Although Leia is still in hospital, Godwin insists she is doing well.
“She is fine in herself, you wouldn't know she was ill, and she's as strong as it gets so I'm sure we're just waiting it out,” she said.
Godwin is speaking out to raise awareness of the inflammatory disorder.
A spokesman for Public Health Wales said: “In recent weeks, paediatricians and paediatric intensive care specialists have identified a small number of children presenting to hospitals across the UK with signs of circulatory shock and a hyper-inflammatory state.
“Some children presented with symptoms similar to toxic shock syndrome (TSS) and others had symptoms consistent with Kawasaki disease, a rare inflammatory condition.
“Investigations by The Royal College of Paediatrics and Child Health, as well as clinicians from across the UK, are ongoing to learn more about this rare condition.”
Coronavirus: What we know about the Kawasaki-like disease
The vast majority of coronavirus complications worldwide have occurred in the elderly or already ill, with youngsters largely escaping unscathed.
Nevertheless, doctors have spotted signs of a Kawasaki-like disease post-infection in some children.
Symptoms usually include fever, rash, red eyes, dry or cracked lips, swollen lymph nodes, and redness on the palms and soles of the feet.
Doctors have also drawn parallels to TSS, often associated with tampon use.
TSS – a medical emergency – can cause fever, flu-like symptoms, nausea, vomiting and difficulty breathing.
Experts have warned these symptoms are a sign the body is overwhelmed as it tries to fight an infection.
Speaking at a Science Media Centre briefing, Professor Russell Viner – president of the The Royal College of Paediatrics and Child Health – previously pointed out the number of coronavirus deaths among children in the UK could be counted on two hands.
He estimated between 75 and 100 youngsters across the country have been admitted to hospital with the Kawasaki-like disease.
“The total numbers of children who get this syndrome are very small,” said Professor Viner.
“Around 5,000 children die tragically each year. Some of these are premature babies, but 160 to 170 die in car crashes. Those deaths are tragic but also rare.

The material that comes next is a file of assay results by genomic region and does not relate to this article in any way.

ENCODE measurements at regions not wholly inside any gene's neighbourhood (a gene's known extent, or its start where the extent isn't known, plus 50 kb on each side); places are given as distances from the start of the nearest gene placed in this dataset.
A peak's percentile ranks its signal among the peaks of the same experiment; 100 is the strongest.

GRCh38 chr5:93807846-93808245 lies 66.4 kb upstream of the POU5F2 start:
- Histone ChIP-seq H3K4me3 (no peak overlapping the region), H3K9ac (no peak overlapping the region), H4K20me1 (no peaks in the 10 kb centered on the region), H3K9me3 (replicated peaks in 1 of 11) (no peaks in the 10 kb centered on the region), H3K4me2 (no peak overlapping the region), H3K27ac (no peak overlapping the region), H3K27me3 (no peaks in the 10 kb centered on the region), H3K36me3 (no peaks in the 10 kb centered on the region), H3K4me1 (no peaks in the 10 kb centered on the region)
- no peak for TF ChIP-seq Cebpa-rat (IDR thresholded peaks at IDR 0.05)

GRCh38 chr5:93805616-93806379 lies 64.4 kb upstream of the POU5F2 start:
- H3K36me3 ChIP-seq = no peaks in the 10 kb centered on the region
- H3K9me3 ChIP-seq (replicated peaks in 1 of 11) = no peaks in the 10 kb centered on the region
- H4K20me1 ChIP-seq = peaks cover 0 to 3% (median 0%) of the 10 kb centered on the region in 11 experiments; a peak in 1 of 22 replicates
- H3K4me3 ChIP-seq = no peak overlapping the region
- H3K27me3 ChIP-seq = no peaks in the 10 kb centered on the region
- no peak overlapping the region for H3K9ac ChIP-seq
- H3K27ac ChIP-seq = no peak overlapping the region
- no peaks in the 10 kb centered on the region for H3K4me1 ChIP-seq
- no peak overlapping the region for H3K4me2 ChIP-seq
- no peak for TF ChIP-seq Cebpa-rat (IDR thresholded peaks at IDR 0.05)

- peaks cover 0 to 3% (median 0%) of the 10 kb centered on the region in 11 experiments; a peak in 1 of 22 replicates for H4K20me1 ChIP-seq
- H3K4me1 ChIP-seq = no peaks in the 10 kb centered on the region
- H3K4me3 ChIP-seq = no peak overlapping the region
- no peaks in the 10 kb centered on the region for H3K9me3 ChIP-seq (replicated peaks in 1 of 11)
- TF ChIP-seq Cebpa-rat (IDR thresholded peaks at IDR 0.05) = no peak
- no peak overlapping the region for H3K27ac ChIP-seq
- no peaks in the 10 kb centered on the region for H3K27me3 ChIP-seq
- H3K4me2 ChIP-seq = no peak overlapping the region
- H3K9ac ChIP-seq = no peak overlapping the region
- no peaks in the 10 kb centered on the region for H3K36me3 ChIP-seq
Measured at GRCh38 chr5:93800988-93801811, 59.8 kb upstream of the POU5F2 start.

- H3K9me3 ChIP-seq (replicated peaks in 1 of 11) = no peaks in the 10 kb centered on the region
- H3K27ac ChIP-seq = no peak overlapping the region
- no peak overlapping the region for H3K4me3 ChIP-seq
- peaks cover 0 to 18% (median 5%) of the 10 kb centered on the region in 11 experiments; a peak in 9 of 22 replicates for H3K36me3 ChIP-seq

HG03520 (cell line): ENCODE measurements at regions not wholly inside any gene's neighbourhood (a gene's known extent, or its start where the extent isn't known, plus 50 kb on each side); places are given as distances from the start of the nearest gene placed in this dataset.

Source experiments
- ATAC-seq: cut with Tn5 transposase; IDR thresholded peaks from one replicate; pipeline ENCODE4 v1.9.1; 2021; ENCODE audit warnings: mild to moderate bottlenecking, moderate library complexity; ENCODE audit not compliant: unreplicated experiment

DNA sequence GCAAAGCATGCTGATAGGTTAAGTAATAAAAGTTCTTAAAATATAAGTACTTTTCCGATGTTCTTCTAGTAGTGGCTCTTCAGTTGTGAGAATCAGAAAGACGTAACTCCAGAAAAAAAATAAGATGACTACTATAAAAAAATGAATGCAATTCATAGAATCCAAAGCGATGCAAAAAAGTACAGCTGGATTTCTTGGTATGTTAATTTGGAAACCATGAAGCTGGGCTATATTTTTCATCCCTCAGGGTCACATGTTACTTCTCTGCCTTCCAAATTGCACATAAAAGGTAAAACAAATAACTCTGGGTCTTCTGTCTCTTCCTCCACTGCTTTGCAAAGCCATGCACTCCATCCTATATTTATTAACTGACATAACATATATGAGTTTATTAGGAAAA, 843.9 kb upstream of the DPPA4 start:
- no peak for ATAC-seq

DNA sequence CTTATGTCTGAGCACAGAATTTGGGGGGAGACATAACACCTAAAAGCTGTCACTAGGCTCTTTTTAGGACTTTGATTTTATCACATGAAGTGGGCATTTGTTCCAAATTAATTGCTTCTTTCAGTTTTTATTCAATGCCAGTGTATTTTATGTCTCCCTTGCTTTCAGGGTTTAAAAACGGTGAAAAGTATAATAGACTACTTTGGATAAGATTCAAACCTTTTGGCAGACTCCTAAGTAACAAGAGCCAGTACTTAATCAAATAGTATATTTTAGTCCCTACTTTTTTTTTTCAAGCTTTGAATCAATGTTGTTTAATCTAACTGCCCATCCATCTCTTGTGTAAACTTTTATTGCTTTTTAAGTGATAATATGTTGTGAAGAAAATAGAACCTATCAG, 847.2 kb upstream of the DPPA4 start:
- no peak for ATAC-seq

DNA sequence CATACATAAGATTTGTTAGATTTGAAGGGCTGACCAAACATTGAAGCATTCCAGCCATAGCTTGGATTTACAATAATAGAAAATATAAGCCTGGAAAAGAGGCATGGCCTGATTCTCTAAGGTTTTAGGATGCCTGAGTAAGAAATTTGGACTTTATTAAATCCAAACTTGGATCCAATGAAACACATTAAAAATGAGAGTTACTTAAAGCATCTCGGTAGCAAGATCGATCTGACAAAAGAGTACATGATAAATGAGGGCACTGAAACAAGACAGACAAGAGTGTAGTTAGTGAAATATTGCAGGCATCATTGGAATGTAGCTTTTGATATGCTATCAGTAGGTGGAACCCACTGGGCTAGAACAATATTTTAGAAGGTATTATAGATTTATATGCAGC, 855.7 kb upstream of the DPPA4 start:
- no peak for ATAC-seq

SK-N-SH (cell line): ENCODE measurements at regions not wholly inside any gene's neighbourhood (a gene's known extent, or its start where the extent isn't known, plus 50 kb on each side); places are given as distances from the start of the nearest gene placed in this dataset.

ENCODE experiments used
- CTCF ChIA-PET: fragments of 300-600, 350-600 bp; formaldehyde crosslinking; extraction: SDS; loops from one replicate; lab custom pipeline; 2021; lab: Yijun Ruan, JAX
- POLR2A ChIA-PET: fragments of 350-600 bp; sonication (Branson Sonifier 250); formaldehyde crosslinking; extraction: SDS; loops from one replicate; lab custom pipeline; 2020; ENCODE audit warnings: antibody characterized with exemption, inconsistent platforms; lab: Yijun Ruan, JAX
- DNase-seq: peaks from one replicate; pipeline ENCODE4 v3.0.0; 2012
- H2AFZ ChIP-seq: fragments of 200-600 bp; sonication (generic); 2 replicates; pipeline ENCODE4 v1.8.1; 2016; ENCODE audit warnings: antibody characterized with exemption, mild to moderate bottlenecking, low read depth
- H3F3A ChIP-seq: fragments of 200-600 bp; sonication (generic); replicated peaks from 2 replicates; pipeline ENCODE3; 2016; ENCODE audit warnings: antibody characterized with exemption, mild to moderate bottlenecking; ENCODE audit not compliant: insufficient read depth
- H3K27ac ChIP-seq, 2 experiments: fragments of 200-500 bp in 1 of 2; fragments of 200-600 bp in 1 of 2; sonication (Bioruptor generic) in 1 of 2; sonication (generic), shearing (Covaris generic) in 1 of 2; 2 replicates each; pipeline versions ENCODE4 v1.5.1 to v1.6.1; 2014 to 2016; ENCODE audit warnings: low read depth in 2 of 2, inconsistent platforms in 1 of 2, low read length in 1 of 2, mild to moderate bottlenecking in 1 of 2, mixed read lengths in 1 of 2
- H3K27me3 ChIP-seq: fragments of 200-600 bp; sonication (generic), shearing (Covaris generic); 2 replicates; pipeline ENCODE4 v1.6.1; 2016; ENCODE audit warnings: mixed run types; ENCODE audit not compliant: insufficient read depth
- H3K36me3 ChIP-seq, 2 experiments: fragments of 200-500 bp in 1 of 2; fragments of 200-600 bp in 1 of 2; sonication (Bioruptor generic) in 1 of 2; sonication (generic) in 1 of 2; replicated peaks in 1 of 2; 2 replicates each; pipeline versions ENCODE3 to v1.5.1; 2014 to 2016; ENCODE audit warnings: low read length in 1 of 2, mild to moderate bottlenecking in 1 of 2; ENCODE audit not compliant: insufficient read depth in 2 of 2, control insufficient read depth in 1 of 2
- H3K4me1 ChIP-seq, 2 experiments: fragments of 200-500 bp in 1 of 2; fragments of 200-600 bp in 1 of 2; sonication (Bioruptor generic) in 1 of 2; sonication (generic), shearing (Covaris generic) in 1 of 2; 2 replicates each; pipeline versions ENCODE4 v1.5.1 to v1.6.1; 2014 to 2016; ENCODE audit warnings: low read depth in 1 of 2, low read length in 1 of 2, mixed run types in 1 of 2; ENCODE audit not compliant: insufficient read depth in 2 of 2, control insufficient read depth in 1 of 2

“How do we manage those? We buy child seats, we use seat belts, we sometimes buy better cars; but we don’t stop driving.
“This syndrome is much, much more rare than car accidents involving children”.
As of 27 April, NHS England knew of fewer than 20 cases where an association between the coronavirus and the Kawasaki-like condition had been noted by doctors, the BBC reported.
NHS England issued an urgent alert to GPs to be aware of the condition, but stressed no link had been established with the coronavirus.
At least 15 US states are looking into the rare inflammatory disorder, according to New York governor Andrew Cuomo.
Professor Alastair Sutcliffe, from University College London, previously said: “There is apparently a small risk but no grounds for panic”.
What is the coronavirus?
The coronavirus is one of seven strains of a virus class that are known to infect humans.
Others cause everything from the common cold to severe acute respiratory syndrome (Sars), which killed 774 people during its 2002/3 outbreak.
Since the coronavirus outbreak was identified, more than 4.8 million cases have been confirmed worldwide, according to Johns Hopkins University.
Of these cases, over 1.7 million are known to have “recovered”.
Globally, the death toll has exceeded 318,700.
The coronavirus mainly spreads face to face via infected droplets expelled in a cough or sneeze.
Symptoms include fever, cough and slight breathlessness.
The coronavirus has no “set” treatment, with most patients naturally fighting off the infection.
Those requiring hospitalisation are given “supportive care”, like ventilation, while their immune system gets to work.